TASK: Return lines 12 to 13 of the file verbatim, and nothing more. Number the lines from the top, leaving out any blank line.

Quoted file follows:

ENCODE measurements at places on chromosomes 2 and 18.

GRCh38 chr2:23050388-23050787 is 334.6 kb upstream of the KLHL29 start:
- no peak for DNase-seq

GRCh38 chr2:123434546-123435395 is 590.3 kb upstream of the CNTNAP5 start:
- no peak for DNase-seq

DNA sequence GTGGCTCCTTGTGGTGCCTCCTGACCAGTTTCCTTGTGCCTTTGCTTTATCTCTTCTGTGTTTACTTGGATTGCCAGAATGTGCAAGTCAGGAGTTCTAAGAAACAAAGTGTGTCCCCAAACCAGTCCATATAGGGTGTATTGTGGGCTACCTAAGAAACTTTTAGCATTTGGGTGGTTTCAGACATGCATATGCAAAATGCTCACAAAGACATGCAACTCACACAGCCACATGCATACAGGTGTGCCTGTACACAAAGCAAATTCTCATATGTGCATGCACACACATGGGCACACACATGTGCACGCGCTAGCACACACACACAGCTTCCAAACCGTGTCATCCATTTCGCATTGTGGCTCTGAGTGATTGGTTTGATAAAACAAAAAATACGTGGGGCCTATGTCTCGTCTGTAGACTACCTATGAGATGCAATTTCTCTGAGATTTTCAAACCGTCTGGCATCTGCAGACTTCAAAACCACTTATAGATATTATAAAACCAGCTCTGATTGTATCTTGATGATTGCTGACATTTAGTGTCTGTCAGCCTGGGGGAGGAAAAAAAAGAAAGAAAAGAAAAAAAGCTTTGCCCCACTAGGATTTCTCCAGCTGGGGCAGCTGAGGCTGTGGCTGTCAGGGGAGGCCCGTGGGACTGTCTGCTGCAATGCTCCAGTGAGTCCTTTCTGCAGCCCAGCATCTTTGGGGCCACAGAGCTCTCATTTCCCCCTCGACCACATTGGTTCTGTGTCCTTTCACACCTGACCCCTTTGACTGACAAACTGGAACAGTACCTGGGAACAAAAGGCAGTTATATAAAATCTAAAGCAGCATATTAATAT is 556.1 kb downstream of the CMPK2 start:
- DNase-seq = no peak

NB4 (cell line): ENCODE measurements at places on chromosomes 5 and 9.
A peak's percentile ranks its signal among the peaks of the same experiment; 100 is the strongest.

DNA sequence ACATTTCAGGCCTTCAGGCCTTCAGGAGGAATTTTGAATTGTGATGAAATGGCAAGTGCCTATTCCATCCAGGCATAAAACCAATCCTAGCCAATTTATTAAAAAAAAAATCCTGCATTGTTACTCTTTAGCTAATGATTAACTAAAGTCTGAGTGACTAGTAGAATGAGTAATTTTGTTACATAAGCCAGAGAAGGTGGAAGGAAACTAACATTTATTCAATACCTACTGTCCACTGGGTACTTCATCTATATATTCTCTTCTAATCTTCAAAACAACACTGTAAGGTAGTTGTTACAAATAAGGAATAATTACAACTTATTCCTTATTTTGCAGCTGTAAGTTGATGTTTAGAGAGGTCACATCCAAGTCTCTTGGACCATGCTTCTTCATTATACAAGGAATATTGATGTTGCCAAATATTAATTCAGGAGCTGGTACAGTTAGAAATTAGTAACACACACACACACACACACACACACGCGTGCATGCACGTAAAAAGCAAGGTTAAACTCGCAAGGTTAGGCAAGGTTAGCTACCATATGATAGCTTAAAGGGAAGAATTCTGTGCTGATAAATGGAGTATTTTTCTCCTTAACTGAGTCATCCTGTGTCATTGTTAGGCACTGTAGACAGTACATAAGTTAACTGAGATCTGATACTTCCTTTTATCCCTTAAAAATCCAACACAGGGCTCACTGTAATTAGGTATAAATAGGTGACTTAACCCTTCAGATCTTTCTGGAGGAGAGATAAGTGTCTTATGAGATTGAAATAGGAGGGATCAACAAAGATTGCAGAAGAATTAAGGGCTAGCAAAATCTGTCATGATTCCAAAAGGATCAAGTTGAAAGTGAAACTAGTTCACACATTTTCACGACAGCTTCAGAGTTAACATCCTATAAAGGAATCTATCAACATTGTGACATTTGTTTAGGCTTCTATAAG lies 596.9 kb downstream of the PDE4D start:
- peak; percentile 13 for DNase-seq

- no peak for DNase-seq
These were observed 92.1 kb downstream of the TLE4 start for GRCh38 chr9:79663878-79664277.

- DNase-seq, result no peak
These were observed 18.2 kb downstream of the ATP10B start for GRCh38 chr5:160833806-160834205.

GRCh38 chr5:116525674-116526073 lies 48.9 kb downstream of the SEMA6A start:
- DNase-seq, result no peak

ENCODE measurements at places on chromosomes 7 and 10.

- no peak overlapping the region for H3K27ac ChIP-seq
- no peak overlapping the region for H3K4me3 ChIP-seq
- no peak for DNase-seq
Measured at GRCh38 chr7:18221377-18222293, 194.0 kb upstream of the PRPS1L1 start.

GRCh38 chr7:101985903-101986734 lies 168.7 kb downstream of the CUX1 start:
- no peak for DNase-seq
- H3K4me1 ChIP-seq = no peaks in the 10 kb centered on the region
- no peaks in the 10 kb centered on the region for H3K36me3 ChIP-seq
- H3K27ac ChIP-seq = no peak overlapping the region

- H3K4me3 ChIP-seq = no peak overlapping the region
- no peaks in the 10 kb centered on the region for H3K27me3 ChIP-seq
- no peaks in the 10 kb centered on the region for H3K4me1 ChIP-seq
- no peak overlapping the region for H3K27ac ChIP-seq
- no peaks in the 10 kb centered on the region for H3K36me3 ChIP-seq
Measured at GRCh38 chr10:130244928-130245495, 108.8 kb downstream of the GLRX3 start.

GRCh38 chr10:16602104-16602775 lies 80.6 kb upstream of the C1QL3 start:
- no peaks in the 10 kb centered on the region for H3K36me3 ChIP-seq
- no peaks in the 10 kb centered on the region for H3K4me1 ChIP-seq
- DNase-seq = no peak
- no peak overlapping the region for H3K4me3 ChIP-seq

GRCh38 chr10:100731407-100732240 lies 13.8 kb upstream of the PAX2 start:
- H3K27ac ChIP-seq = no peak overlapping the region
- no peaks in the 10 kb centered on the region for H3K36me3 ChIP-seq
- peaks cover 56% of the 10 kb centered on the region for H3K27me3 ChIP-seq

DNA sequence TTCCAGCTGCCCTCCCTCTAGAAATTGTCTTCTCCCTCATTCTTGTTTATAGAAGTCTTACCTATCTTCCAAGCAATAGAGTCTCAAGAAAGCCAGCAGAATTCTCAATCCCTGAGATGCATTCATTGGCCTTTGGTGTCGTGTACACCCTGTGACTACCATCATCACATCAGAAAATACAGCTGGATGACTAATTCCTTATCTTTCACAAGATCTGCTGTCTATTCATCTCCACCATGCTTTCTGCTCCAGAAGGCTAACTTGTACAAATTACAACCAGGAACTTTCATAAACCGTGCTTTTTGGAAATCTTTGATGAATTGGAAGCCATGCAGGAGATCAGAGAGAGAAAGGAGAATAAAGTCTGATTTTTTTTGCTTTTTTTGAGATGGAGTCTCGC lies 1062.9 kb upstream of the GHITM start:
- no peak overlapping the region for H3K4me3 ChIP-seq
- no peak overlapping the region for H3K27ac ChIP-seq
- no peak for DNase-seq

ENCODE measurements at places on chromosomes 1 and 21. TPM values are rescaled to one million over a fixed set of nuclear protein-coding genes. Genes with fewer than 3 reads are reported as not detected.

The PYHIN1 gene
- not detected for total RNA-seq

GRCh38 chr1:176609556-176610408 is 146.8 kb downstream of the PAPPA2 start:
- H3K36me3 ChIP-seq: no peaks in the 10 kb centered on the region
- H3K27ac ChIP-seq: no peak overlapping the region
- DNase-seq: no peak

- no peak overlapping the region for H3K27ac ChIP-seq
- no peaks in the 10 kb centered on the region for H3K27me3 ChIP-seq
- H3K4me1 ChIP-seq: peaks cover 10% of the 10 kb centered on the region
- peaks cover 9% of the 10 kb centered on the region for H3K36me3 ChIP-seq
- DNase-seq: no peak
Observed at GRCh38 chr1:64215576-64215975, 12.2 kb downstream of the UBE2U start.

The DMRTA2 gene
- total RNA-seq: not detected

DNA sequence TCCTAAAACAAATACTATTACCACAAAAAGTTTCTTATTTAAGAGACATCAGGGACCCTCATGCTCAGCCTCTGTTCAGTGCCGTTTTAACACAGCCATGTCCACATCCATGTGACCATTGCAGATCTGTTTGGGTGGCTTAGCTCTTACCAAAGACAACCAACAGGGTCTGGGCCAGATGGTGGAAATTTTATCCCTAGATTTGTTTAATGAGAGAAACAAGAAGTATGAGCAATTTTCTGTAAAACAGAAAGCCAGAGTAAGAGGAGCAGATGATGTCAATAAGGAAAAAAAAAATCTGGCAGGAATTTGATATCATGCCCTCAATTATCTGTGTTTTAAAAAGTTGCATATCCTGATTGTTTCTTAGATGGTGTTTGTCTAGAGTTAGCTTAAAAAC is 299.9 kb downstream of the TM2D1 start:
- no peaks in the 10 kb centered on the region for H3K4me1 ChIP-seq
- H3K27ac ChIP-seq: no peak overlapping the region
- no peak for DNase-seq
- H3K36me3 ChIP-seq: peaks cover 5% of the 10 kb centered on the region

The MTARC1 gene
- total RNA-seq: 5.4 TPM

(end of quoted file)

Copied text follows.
- no peak for DNase-seq
These were observed 92.1 kb downstream of the TLE4 start for GRCh38 chr9:79663878-79664277.